Choosing Glasses and Sunglasses

Choosing Glasses and Sunglasses

The sun emits UV rays, and unprotected, prolonged exposure to these rays can cause serious vision problems. One simple solution to maintaining healthy vision is to use UV protective eyewear, such as sunglasses, no matter the season, location or activity. In certain parts of the country, it is even more important to wear sunglasses because of the increased UV rays they receive. These “UV danger zones” represent an increased risk for exposure. Below is a map showing the top 25 U.S. cities with the highest UV concentration in 2013: 

UV Danger Map of US

The Vision Council used data from the U.S. Environmental Protection Agency and the National Weather Service to map out the 25 U.S. cities with the highest UV concentration in 2012. More than 50 U.S. cities were analyzed for solar radiation strength, season, climatic conditions, ozone concentration, cloudiness and elevation. For daily UV index levels, visit The Vision Council’s website at www.missingsunglasses.com.

 

Whether wraparounds, rimless or studded with rhinestones, sunglasses are vital for shielding eyes from harmful UV rays and for diminishing glare that can cause distractions while driving, working, and playing.

There are two types of UV light – UVA and UVB rays. Unprotected, long-term exposure to either or both can lead to serious, debilitating vision problems. UVA and UVB rays reach the Earth's surface in one of three ways: directly from the sun, scattered through the open sky or reflected off surrounding environments. Once these UV rays pass through the atmosphere, our bodies and eyes are exposed to them immediately. Sunglasses and other eyewear offering protection from both UVA and UVAB rays will block UV radiation and shield the eyes. Whether you wear glasses or contacts, you also need to have sunglasses with lenses that are rated to filter UVA and UVB rays. Other lens options are also available based on personal preference, such as polarized lenses to prevent glare, or tints that offer more comfortable vision.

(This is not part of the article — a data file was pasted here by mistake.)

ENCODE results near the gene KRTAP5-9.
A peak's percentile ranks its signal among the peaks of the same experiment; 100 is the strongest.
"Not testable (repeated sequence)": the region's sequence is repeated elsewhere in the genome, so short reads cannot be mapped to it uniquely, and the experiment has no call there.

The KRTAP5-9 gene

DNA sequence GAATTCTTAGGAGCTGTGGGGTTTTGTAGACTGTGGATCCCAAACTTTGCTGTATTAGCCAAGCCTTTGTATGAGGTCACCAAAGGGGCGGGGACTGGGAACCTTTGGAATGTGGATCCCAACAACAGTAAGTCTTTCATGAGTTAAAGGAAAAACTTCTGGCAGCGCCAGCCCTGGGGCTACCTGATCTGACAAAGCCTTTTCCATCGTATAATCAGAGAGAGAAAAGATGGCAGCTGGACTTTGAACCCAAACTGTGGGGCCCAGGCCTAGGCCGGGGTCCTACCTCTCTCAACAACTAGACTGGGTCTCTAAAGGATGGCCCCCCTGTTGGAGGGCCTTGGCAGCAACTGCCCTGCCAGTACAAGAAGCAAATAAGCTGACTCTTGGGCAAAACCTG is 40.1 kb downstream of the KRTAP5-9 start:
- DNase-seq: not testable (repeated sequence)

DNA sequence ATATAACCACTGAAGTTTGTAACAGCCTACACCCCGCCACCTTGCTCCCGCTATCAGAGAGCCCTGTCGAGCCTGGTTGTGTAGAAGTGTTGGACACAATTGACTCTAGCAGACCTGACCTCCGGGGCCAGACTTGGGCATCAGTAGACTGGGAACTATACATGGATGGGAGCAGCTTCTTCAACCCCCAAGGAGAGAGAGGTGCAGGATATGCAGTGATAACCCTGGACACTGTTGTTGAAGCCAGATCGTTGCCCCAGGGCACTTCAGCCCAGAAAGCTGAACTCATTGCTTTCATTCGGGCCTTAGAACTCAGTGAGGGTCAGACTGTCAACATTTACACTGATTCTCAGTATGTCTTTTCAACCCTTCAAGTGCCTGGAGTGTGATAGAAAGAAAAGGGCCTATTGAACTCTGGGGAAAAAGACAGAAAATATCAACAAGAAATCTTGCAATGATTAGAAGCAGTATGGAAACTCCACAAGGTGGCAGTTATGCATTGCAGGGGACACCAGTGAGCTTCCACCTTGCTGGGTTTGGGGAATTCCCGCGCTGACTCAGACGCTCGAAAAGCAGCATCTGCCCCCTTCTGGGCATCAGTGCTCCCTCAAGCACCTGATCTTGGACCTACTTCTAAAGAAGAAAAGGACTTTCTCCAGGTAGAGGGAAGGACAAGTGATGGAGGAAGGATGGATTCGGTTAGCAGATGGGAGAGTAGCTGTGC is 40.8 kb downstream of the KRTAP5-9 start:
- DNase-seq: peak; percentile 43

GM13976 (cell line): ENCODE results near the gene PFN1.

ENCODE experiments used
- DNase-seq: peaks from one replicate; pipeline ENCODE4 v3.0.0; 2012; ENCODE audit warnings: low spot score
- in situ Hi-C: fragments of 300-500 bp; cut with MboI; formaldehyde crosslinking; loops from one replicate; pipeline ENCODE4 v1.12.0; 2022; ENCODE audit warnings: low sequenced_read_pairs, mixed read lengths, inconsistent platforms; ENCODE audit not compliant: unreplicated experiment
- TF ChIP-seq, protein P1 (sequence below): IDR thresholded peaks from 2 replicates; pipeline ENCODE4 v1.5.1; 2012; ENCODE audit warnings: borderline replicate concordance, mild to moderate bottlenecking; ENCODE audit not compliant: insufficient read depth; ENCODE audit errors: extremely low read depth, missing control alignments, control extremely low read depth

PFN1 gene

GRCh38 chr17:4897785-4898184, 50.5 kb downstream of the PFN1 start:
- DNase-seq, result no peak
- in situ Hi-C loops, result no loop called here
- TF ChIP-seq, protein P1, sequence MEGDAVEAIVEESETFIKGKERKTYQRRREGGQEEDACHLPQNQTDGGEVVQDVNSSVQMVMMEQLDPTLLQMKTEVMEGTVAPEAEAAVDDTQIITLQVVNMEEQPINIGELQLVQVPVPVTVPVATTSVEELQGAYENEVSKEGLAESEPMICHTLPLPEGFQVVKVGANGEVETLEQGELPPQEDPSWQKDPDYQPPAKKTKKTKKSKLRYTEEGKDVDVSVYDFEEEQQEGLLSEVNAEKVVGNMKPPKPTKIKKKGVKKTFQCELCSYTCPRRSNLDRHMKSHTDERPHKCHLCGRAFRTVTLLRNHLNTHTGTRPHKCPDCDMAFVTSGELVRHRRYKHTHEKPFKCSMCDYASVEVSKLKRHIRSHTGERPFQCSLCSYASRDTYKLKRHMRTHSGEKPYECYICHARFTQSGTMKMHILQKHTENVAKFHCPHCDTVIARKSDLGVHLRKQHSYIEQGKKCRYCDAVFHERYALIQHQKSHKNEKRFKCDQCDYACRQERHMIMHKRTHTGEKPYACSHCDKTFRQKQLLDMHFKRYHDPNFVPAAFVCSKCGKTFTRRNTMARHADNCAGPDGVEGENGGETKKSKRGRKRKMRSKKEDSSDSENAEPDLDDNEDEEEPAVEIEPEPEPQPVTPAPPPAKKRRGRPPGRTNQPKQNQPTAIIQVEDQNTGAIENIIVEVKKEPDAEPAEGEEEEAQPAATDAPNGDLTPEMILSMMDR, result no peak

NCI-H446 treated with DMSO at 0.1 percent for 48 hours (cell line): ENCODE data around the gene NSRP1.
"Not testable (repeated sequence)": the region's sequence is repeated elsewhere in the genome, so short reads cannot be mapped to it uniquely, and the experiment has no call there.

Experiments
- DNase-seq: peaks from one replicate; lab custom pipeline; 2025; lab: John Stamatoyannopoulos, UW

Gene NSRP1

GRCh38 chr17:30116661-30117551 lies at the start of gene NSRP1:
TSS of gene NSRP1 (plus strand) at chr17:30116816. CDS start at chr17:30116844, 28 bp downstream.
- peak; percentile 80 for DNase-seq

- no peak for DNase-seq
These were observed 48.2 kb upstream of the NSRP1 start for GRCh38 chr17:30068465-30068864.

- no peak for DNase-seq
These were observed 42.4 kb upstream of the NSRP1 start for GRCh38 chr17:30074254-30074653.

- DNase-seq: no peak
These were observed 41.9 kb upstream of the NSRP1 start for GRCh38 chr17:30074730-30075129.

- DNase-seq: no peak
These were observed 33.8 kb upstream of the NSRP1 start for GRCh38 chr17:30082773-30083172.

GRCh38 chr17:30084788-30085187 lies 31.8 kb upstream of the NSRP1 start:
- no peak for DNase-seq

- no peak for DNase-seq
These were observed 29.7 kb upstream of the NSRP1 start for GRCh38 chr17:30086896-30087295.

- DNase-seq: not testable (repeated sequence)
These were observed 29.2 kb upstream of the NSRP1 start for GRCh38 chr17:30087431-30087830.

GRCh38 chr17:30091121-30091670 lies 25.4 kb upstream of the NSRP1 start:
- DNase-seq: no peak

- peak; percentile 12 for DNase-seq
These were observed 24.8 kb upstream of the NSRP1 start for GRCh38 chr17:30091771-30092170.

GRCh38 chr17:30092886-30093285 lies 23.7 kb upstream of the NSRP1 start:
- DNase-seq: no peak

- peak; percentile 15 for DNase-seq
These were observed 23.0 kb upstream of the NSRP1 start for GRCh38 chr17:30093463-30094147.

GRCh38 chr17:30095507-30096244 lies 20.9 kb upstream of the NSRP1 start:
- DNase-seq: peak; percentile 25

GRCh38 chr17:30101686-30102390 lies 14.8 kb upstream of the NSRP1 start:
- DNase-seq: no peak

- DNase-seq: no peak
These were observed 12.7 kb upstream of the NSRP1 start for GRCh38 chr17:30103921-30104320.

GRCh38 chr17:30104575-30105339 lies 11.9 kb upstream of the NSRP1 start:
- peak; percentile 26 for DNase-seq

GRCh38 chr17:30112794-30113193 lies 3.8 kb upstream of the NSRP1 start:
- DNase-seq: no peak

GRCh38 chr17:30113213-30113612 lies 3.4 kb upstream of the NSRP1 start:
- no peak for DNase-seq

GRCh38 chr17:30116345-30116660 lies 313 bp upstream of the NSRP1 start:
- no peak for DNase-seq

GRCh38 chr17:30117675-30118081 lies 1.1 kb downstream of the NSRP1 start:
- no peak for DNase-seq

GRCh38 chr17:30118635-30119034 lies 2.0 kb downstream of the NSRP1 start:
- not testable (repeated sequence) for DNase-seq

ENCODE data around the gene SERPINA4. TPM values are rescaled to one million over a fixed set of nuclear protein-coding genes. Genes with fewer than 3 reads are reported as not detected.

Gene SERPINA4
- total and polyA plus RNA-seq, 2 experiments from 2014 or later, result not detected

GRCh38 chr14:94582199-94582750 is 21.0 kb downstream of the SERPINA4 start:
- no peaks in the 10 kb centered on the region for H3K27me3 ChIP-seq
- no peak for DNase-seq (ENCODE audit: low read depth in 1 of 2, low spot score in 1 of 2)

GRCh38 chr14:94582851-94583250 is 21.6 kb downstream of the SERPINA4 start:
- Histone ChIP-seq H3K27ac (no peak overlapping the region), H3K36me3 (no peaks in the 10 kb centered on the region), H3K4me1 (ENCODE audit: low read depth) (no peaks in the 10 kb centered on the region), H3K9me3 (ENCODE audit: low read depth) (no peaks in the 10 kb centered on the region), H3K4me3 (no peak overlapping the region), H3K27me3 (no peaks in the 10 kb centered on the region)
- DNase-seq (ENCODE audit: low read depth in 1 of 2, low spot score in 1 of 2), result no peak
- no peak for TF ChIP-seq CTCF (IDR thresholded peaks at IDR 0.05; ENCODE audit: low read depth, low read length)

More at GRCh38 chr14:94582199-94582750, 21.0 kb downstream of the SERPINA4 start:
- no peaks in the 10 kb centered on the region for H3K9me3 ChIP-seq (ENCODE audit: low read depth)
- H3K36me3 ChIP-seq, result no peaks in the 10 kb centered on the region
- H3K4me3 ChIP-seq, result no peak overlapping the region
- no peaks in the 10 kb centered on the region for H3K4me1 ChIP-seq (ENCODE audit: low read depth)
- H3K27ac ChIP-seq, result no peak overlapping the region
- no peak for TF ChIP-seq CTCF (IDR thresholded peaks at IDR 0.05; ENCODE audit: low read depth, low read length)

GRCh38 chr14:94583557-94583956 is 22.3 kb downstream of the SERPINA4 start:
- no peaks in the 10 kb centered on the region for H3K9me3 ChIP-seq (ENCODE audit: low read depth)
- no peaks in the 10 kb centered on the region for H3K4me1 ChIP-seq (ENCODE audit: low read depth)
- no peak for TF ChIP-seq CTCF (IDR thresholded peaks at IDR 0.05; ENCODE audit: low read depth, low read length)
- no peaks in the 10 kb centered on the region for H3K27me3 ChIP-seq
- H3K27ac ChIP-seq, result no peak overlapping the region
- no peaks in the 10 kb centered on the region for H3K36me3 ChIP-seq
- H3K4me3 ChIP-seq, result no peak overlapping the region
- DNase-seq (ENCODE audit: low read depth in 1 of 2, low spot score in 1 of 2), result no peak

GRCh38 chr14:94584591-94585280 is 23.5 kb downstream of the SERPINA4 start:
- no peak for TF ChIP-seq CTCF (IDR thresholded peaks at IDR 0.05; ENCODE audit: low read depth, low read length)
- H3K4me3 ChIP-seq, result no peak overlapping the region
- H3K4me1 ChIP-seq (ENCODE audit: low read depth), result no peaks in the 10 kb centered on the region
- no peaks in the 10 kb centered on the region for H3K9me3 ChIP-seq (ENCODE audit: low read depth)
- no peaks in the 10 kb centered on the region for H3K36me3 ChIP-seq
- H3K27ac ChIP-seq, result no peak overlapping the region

To learn more about how you can protect your eyes and vision from harmful UV rays, click here.  

Several different types of sunglasses are available, depending on your needs and individual preferences.

Prescription sunglasses feature lenses that correct your vision and match the prescription provided by your eye care provider.

Non-prescription (plano) sunglasses are available at most retail outlets in a variety of styles, shapes, colors  and price points to match every style and budget.

Larger frame sunglasses are an alternative to traditional sunglasses. Their increased size allows them to fit over prescription glasses.

Flip-up and clip-on sunglasses fasten to the top of frames for quick coverage in bright light. For maximum comfort, frames should fit securely on the face and head when pushed back. Look for spring-loaded hinges, which help glasses keep their shape, and full side-to-side coverage to restrict peripheral light.

Photochromic sunglasses or polarized lenses that adapt to different brightness levels and maximize visibility in low light or foggy conditions. Yellow, red and gray tints decrease distortion, whereas copper-tinted shades heighten contrast.